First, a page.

Creative Ink Painting: Finding Your Own Voice with Natalie Griller - April 14th, 2012
Though we usually think of painting as observing an image and then interpreting it with a brush, painting can go the other way. In Natalie Griller's workshop, the focus was on exploring our inner ideas and developing them on the paper.
Natalie spends some of her time in the far north - Kugluktuk, Nunavut - and her paintings provided a way into the workshop.
The workshop also helped its participants learn about plants and animals in the north. Many plants are very small, for example.
Despite the harsh region with most of the year in snow and very cold temperatures, seemingly fragile flowers survive and appear year after year. Natalie is both a scientist, who studies plant and animal life in the north analytically, and an artist, as is evident from her interpretations with brush and ink.
Natalie Griller began her workshop by reminding us that there is a meditative quality in grinding the inkstone and preparing for painting.
The paintings Natalie brought were a starting point for her set of exercises. Natalie wanted workshop participants to start by practicing common brush strokes without thinking too much about the image.
Nevertheless the paintings were of interest to those who were curious about the north. The sparse vegetation creates dramatic landscapes.
A wintry environment also leads to stark and simplified natural settings.
Handouts let workshop participants practice their brush strokes in a variety of images.
Natalie's exercises were designed to explore our own tendencies in art and the things we like to think about though which we may have never painted.
For example, some participants were interested in emotions, both positive and negative, and Natalie told us to think about things that represented those emotions and why we might be interested in these particular symbols.
The workshop encouraged people to explore their inner world and make a connection to it with art.
To just get us started at one point, Natalie told the workshop participants to do some bamboo stalks.
The point, as Natalie reminded us, was to start somewhere and then link it to emotions or ideas, even abstractions like love or friendship or fear. Whatever happened to start to bubble up in our minds.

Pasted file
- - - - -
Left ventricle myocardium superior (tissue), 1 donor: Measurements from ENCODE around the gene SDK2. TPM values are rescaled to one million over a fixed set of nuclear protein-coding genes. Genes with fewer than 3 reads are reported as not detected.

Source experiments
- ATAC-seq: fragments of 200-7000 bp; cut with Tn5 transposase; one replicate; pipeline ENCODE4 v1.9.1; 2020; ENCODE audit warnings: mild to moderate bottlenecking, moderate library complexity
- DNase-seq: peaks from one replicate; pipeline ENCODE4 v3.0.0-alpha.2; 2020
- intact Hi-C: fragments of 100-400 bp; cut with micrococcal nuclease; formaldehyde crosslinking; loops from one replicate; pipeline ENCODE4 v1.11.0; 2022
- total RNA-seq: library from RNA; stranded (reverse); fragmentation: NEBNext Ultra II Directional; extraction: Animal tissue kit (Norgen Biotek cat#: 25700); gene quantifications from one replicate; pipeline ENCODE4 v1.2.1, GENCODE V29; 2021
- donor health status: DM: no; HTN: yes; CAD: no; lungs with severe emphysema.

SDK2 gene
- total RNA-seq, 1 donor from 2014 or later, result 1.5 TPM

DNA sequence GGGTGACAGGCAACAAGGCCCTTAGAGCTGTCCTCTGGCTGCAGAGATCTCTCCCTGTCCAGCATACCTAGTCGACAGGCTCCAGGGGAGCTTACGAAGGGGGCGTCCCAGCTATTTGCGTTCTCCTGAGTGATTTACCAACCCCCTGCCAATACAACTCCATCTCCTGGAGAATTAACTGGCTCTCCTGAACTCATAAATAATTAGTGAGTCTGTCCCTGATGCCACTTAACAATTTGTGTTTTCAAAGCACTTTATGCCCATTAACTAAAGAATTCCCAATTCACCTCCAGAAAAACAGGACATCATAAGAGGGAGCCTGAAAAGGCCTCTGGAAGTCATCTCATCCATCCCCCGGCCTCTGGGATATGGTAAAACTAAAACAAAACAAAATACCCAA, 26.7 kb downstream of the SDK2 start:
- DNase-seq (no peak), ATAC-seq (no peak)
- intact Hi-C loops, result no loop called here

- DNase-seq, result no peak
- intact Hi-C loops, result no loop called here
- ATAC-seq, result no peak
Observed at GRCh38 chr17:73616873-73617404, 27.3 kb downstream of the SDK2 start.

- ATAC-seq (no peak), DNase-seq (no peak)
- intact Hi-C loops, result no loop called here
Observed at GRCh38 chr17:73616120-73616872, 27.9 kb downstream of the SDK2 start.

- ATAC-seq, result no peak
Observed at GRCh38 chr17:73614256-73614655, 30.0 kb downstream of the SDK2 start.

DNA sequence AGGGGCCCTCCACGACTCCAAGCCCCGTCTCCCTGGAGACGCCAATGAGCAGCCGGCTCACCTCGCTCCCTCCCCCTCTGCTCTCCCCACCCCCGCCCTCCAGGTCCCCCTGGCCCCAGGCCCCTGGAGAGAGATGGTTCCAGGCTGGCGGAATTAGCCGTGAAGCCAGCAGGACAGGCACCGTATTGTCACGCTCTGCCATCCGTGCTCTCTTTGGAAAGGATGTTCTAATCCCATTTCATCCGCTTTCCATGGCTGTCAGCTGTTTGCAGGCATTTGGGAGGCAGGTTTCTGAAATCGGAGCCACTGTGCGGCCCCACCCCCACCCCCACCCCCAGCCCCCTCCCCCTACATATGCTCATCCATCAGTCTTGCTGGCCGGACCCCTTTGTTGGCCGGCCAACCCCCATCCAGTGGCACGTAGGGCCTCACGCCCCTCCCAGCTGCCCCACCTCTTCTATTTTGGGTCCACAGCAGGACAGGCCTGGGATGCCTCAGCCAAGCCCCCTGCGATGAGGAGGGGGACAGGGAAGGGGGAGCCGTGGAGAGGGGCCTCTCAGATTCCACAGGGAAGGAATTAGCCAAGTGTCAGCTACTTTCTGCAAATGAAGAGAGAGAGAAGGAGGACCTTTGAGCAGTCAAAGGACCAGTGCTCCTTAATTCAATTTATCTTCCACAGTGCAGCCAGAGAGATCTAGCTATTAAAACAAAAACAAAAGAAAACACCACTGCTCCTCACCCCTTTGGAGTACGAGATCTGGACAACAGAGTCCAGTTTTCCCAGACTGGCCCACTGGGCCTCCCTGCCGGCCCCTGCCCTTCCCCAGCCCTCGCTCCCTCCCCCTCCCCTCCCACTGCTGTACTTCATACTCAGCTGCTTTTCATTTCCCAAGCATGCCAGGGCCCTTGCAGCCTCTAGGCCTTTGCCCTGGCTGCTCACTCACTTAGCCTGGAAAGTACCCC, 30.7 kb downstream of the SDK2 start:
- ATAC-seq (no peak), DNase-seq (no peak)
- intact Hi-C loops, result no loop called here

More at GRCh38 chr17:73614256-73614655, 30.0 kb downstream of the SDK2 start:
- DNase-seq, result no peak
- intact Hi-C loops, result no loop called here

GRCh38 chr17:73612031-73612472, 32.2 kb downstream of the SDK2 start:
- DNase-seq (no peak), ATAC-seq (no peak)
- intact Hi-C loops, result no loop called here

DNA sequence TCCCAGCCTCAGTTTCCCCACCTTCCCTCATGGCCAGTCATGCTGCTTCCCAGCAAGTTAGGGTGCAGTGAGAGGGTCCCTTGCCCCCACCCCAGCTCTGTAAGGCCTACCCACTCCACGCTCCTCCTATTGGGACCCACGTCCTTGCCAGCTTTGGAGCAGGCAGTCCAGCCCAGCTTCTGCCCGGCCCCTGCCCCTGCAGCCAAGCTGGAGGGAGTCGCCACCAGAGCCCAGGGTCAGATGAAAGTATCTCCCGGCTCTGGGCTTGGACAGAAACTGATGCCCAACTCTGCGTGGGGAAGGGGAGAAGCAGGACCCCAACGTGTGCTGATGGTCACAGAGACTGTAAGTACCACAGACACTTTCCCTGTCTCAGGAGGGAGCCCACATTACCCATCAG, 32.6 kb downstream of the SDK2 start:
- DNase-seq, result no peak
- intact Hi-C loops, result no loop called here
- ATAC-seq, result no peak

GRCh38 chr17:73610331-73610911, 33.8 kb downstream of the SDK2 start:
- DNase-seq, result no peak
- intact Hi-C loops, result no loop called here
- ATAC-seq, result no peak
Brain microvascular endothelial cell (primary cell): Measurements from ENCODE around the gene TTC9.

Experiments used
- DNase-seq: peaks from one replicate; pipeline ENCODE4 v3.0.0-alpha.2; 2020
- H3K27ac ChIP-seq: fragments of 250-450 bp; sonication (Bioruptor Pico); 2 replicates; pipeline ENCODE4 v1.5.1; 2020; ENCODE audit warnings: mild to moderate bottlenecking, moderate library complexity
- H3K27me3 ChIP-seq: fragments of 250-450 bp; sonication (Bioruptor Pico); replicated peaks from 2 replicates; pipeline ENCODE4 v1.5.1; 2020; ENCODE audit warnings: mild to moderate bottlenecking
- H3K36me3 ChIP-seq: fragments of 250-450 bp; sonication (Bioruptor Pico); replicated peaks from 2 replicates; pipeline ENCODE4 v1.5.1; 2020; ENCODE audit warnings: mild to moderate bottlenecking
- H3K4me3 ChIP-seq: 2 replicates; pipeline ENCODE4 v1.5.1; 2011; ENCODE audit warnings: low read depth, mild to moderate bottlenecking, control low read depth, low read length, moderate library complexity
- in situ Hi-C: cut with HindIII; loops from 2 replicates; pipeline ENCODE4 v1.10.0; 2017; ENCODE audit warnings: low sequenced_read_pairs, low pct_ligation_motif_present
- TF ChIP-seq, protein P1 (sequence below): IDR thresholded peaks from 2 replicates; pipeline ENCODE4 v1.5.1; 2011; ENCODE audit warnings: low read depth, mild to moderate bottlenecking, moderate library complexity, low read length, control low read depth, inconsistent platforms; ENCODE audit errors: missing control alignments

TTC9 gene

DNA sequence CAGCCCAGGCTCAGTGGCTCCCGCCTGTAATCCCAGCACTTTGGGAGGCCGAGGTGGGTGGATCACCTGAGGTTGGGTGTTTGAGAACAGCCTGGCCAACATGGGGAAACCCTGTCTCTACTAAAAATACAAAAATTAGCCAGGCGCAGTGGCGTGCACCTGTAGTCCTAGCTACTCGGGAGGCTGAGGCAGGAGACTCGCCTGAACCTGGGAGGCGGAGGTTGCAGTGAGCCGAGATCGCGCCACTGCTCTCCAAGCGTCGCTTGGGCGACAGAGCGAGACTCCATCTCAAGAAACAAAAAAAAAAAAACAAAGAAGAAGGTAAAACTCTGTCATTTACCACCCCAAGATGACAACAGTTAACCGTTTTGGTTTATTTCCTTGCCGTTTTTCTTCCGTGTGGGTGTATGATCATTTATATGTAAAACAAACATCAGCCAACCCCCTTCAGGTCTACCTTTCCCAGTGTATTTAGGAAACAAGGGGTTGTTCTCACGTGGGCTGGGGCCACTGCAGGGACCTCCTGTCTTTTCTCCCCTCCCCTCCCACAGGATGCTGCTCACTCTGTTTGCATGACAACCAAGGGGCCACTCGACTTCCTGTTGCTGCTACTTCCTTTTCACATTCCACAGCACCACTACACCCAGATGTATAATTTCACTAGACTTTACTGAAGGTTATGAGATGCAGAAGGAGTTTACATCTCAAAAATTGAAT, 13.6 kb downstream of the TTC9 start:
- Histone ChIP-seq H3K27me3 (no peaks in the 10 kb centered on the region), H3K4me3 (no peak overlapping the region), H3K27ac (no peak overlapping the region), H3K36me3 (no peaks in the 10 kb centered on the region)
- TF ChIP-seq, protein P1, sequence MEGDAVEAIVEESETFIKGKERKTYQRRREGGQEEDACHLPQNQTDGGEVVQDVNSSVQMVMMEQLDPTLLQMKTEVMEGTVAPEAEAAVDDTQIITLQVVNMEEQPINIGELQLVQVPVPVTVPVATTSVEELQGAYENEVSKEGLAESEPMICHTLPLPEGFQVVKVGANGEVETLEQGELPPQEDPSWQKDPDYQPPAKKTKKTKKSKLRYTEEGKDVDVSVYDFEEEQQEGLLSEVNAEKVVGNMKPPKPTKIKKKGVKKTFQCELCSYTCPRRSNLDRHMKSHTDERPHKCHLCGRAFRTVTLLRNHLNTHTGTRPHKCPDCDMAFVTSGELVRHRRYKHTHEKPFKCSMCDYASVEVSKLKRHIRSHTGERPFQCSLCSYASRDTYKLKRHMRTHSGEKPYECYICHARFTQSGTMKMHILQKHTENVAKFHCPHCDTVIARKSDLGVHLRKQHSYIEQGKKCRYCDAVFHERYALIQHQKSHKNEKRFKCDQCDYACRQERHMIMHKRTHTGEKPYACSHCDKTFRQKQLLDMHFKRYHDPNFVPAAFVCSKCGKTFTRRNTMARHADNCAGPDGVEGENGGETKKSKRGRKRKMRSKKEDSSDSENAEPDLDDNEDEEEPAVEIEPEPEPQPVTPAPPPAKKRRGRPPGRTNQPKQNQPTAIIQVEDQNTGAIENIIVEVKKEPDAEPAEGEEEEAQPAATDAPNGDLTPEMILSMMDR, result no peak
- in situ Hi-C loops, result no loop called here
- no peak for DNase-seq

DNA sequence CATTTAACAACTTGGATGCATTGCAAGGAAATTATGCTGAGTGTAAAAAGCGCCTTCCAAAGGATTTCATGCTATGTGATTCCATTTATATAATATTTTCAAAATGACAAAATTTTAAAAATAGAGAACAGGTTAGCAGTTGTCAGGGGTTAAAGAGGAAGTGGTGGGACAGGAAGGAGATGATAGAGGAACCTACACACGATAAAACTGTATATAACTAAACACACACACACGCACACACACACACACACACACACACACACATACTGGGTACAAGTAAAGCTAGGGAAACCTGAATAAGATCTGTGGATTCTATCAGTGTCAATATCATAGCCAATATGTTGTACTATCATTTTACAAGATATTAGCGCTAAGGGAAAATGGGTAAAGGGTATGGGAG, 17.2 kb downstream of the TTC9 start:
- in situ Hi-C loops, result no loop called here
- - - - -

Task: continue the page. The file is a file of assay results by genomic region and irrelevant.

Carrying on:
We each began exploring and painting that rich tapestry in our own minds. A set of vivid, unexpected, and sometimes intense paintings was the result.
Natalie Griller had a second demonstration where she showed participants how to develop the ideas sparked in the first session. In other words, once you start to find a subject or style that seems to suit you internally, how do you go beyond the first brush strokes.
What began as a single caribou became a more dramatic presentation when swirls and gold flakes were added.
Note the contrast in the two paintings of caribou by simply exploring some other possibilities.
Looking at the series of caribou paintings Natalie described the progression. It was this progression that also occurred in the workshop as participants developed paintings from their first impressions.
Another set of paintings changed the presentation of the caribou but used a similar technique of augmenting the painting though with a different style.
Another twist: add a second caribou.
This series of pine paintings followed the exercise in the workshop of trying out a variety of brush strokes with a wet and dry brush.
The snow plays an important part of northern life. It creates white edges in the landscape and leads to some surprising silhouettes.
Natalie Griller showed a few more paintings from the north and, more importantly, how she experiments with different approaches to get the effect that she wants.
Although Natalie's work can be impressionistic, this arctic hare has a life-like realism to it. Interestingly, some animals in the far north can come quite close to people.
The mix of internal exploration, experiments to express workshop participants' most valued thoughts and some pure Canadiana from the north created a fascinating workshop.
Natalie Griller teaches sumi-e painting at the Japanese Canadian Cultural Centre.